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The Trouble With Online Education - NYTimes.com


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But can online education ever be education of the very best sort?

It’s here that the notion of students teaching teachers is illuminating. As a friend and fellow professor said to me: “You don’t just teach students, you have to learn ’em too.” It took a minute — it sounded like he was channeling Huck Finn — but I figured it out.

Learning is definitely a two-way street.

Fascinating article, Jared. We still have much to learn about teaching.

That article highlights wonderfully what I consider to be the major disjoin between the current crop of educators and the way students would like to learn. And the entire problem comes down to this statement:

"Online education is a one-size-fits-all endeavor.

Nothing could possibly be further from the truth. To think that the best way to be able to engage in a dialog with your students is to have them sitting in a classroom where you can see them is outdated. Online education done correctly allows the student an individual ability to explore the materials, assuming they're presented in an appropriate form and the teacher is able to watch for the feedback signals.

Real world education is actually much more a one-size-fits-all endeavor, because everyone in the classroom or lecture hall is forced to the same path through the material. The teacher can choose to modify that path to best fit the folks in the room, but it's still a best fit path to a large group where there are sure to be differences in background and ability. Online course work allows each student an individual path.

Online education should allow for an even greater dialog between student and teacher, however it requires the teachers to use a different skillset to engage in that dialog. Instead of watching for the subtle clues of students sitting in seats trying to absorb materials, the teachers instead have to design the online coursework in such a way that it allows for students to signal what their interests and problems are. And the teachers have to become good at reading analytics and designing A/B tests, much the same way as modern consumer online service development is done.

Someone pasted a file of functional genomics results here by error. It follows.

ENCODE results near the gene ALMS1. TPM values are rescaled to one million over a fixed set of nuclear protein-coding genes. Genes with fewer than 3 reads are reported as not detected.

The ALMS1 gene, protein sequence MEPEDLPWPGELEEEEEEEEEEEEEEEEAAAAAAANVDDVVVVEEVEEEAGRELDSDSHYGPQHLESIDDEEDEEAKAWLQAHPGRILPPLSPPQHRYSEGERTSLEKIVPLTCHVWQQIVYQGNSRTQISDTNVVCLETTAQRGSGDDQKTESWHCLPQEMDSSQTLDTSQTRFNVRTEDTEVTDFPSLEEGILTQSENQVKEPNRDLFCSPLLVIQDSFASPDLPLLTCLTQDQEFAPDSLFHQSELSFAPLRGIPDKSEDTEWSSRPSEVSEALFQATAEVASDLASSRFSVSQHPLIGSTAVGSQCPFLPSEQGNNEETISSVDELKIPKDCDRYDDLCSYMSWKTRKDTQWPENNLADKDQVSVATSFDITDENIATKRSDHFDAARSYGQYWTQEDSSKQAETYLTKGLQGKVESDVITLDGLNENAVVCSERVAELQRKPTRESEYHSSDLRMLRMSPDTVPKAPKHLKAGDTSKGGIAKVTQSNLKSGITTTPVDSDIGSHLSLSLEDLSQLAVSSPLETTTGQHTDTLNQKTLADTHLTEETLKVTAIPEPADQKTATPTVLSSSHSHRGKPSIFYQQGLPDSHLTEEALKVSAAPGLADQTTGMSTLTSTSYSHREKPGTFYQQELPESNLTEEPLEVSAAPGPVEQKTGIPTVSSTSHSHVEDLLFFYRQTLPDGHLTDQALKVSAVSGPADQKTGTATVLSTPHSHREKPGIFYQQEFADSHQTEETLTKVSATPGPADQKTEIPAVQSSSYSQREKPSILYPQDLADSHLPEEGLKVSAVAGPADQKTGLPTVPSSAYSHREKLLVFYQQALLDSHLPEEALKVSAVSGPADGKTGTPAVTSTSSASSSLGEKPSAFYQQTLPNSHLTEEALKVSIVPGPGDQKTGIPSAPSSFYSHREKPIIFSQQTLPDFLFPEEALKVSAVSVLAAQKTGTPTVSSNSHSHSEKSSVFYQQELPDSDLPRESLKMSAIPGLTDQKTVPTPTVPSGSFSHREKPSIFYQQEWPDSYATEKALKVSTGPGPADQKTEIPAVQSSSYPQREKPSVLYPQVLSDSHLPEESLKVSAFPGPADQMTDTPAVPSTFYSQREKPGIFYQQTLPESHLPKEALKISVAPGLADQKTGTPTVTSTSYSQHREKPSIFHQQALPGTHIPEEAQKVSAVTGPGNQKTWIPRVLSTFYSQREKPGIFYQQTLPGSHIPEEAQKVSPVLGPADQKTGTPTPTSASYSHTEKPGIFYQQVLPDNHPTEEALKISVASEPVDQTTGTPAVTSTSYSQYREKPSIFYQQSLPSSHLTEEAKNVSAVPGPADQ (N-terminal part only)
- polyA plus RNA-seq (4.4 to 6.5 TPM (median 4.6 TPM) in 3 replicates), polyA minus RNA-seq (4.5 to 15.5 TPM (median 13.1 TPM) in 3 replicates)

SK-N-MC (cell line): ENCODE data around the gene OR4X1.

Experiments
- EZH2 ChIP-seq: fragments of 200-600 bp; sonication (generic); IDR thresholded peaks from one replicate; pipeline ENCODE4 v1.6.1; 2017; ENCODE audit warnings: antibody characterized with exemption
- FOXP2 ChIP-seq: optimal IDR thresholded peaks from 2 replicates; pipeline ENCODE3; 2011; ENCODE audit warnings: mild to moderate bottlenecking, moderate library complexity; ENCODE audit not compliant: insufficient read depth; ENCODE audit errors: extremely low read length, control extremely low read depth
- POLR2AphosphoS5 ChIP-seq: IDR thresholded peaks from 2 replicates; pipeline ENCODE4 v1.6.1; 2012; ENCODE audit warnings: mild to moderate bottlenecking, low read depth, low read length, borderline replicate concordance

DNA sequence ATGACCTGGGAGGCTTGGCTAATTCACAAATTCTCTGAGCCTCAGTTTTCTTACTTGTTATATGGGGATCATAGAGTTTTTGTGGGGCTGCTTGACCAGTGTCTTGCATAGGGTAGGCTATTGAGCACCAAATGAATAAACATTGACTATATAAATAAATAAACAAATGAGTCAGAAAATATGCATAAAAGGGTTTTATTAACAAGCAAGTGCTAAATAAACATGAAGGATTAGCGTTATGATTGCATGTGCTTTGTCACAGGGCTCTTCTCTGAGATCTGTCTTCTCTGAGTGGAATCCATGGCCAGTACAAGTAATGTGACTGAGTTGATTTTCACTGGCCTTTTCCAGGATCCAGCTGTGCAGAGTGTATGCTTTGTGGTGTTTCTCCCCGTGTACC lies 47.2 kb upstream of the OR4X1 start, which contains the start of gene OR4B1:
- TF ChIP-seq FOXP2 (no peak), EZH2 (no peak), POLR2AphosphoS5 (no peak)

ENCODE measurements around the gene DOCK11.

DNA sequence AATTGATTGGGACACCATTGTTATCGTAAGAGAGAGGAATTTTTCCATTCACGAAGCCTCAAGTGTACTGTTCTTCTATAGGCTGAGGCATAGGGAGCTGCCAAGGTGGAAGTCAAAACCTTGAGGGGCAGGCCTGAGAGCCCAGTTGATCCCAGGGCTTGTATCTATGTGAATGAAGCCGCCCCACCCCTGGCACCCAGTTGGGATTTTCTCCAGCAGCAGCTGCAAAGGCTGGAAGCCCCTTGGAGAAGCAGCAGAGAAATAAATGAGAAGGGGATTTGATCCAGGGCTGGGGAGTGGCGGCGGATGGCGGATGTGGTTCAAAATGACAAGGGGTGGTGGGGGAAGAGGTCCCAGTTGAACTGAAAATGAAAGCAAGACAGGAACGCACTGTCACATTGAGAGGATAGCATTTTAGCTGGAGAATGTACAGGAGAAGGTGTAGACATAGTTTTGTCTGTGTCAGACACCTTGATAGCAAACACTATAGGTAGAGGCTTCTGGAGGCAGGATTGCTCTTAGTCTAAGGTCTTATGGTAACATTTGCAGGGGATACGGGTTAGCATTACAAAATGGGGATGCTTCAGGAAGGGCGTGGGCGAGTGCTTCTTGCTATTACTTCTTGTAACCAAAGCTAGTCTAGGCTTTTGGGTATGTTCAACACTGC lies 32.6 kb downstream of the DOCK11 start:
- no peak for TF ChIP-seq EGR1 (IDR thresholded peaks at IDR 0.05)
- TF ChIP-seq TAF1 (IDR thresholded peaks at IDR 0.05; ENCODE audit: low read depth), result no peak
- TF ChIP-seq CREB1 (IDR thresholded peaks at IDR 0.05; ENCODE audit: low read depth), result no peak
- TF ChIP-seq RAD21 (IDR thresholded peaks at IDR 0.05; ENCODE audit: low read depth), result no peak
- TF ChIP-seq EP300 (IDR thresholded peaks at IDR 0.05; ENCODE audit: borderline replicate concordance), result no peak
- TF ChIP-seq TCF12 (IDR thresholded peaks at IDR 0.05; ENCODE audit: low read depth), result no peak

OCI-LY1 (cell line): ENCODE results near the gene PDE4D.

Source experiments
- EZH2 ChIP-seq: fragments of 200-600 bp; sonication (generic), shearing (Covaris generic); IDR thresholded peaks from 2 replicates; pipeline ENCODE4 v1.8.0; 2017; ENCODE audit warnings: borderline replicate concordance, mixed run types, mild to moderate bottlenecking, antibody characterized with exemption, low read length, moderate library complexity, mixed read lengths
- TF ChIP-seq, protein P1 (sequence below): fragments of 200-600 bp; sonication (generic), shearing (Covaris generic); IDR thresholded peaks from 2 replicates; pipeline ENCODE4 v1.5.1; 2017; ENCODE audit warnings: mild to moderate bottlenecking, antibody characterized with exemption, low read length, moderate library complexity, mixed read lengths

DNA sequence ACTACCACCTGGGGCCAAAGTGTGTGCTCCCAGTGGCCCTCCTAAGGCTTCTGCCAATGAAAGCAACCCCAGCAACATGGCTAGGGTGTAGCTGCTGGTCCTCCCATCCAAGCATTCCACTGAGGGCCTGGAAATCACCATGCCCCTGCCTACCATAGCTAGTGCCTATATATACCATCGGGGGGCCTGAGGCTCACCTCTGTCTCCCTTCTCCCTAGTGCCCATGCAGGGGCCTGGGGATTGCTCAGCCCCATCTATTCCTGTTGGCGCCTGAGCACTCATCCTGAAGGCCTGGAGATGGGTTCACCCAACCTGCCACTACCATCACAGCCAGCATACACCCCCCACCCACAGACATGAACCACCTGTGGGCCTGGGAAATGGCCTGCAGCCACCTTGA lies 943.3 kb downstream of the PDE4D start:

I dropped out of college because it was frustratingly boring and I didn't feel I was spending my time (or money) very well. But now that online courses have become available I've willfully gone back and covered topics on my own that I had already taken in the classroom. I can tell you as a student I've gotten way more out of it this time around.

Very well said, Mike!

Education needs customization.

Online can do customization well.

Therefore, to be successful online education must do customization well.

Thank you for sharing your story -- I believe many people will learn as you do in the future!

"Therefore, to be successful online education must do customization well.

I think that's a great takeaway to focus on.

I think so too, Mike, and I get excited when education startups talk about doing that.

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